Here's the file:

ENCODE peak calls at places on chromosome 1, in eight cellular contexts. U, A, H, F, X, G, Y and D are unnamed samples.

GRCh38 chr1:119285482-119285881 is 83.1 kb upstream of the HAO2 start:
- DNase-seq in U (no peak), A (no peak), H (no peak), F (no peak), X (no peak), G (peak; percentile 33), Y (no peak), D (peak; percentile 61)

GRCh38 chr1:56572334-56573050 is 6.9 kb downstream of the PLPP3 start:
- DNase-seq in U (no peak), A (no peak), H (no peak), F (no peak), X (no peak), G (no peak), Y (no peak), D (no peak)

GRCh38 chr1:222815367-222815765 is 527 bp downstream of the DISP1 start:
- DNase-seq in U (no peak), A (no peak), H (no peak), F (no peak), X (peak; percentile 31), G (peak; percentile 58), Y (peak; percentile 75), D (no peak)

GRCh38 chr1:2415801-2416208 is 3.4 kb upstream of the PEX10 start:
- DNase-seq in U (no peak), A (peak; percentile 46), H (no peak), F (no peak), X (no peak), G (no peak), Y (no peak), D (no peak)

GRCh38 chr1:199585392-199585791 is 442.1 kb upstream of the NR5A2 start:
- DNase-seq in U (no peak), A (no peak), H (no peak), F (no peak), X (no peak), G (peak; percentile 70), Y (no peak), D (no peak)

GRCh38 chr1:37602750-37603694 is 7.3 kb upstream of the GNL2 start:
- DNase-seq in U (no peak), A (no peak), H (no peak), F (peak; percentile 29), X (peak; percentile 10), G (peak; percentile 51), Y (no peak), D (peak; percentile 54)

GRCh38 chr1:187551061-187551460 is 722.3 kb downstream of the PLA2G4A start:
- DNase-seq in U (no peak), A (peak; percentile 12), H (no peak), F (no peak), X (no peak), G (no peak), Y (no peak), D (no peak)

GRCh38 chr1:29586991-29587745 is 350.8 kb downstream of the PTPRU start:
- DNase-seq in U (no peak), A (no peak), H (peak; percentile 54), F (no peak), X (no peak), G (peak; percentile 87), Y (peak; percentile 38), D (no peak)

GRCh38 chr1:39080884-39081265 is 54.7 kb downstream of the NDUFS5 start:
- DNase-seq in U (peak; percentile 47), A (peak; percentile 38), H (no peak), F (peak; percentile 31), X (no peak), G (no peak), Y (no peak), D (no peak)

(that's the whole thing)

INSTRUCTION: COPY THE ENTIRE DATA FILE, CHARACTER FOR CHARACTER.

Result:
ENCODE peak calls at places on chromosome 1, in eight cellular contexts. U, A, H, F, X, G, Y and D are unnamed samples.

GRCh38 chr1:119285482-119285881 is 83.1 kb upstream of the HAO2 start:
- DNase-seq in U (no peak), A (no peak), H (no peak), F (no peak), X (no peak), G (peak; percentile 33), Y (no peak), D (peak; percentile 61)

GRCh38 chr1:56572334-56573050 is 6.9 kb downstream of the PLPP3 start:
- DNase-seq in U (no peak), A (no peak), H (no peak), F (no peak), X (no peak), G (no peak), Y (no peak), D (no peak)

GRCh38 chr1:222815367-222815765 is 527 bp downstream of the DISP1 start:
- DNase-seq in U (no peak), A (no peak), H (no peak), F (no peak), X (peak; percentile 31), G (peak; percentile 58), Y (peak; percentile 75), D (no peak)

GRCh38 chr1:2415801-2416208 is 3.4 kb upstream of the PEX10 start:
- DNase-seq in U (no peak), A (peak; percentile 46), H (no peak), F (no peak), X (no peak), G (no peak), Y (no peak), D (no peak)

GRCh38 chr1:199585392-199585791 is 442.1 kb upstream of the NR5A2 start:
- DNase-seq in U (no peak), A (no peak), H (no peak), F (no peak), X (no peak), G (peak; percentile 70), Y (no peak), D (no peak)

GRCh38 chr1:37602750-37603694 is 7.3 kb upstream of the GNL2 start:
- DNase-seq in U (no peak), A (no peak), H (no peak), F (peak; percentile 29), X (peak; percentile 10), G (peak; percentile 51), Y (no peak), D (peak; percentile 54)

GRCh38 chr1:187551061-187551460 is 722.3 kb downstream of the PLA2G4A start:
- DNase-seq in U (no peak), A (peak; percentile 12), H (no peak), F (no peak), X (no peak), G (no peak), Y (no peak), D (no peak)

GRCh38 chr1:29586991-29587745 is 350.8 kb downstream of the PTPRU start:
- DNase-seq in U (no peak), A (no peak), H (peak; percentile 54), F (no peak), X (no peak), G (peak; percentile 87), Y (peak; percentile 38), D (no peak)

GRCh38 chr1:39080884-39081265 is 54.7 kb downstream of the NDUFS5 start:
- DNase-seq in U (peak; percentile 47), A (peak; percentile 38), H (no peak), F (peak; percentile 31), X (no peak), G (no peak), Y (no peak), D (no peak)